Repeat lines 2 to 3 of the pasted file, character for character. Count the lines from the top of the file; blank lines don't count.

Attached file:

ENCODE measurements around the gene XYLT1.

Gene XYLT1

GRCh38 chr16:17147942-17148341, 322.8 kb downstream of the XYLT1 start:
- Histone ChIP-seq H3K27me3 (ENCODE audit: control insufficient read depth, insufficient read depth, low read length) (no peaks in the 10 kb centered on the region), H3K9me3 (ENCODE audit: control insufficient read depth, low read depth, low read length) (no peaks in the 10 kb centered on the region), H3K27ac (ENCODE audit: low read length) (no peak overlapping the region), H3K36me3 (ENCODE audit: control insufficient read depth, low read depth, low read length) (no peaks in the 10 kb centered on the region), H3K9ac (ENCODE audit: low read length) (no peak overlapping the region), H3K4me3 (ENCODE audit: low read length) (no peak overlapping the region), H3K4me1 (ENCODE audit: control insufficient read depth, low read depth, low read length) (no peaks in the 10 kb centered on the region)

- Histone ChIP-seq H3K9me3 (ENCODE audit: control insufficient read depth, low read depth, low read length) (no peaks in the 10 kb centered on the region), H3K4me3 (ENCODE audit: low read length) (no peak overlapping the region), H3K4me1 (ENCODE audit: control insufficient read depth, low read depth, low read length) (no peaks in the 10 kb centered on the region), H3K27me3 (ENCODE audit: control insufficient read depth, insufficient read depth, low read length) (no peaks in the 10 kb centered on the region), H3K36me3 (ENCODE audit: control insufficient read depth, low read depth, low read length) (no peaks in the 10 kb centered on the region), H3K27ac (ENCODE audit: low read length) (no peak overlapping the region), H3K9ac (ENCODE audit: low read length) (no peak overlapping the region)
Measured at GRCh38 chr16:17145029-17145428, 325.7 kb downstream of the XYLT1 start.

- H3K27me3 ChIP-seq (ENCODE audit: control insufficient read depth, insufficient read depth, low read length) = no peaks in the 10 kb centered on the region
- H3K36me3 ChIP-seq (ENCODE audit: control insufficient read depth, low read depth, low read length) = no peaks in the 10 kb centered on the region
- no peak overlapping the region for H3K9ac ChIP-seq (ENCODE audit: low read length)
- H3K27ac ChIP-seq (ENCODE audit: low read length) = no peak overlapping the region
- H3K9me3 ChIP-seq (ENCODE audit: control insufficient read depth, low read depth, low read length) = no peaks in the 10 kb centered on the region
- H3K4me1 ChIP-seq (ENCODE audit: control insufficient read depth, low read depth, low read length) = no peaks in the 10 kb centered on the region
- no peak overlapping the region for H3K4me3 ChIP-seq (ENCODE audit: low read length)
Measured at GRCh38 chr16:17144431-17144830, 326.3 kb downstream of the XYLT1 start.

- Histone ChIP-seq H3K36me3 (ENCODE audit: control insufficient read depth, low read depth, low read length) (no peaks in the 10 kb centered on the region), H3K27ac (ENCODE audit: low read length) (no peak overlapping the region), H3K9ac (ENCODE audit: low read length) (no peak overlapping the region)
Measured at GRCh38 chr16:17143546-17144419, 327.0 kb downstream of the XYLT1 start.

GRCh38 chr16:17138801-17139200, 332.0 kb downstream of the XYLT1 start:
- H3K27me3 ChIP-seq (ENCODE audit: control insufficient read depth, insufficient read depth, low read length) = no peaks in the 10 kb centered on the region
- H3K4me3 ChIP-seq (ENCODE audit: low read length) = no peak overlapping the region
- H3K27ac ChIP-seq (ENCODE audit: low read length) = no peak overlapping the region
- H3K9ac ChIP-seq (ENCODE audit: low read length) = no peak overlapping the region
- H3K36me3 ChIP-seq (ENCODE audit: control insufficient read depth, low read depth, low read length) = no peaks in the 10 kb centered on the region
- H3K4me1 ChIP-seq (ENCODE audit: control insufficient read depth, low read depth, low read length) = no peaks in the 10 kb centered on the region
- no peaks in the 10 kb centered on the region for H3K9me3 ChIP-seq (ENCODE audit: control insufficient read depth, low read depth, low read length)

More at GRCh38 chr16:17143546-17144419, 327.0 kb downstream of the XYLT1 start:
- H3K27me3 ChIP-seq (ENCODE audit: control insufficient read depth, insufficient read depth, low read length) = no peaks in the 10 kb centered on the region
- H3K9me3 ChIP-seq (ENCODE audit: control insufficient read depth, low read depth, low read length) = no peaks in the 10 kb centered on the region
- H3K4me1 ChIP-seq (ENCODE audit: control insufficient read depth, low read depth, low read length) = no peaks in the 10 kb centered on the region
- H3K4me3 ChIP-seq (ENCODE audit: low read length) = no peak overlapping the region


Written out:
Gene XYLT1

GRCh38 chr16:17147942-17148341, 322.8 kb downstream of the XYLT1 start: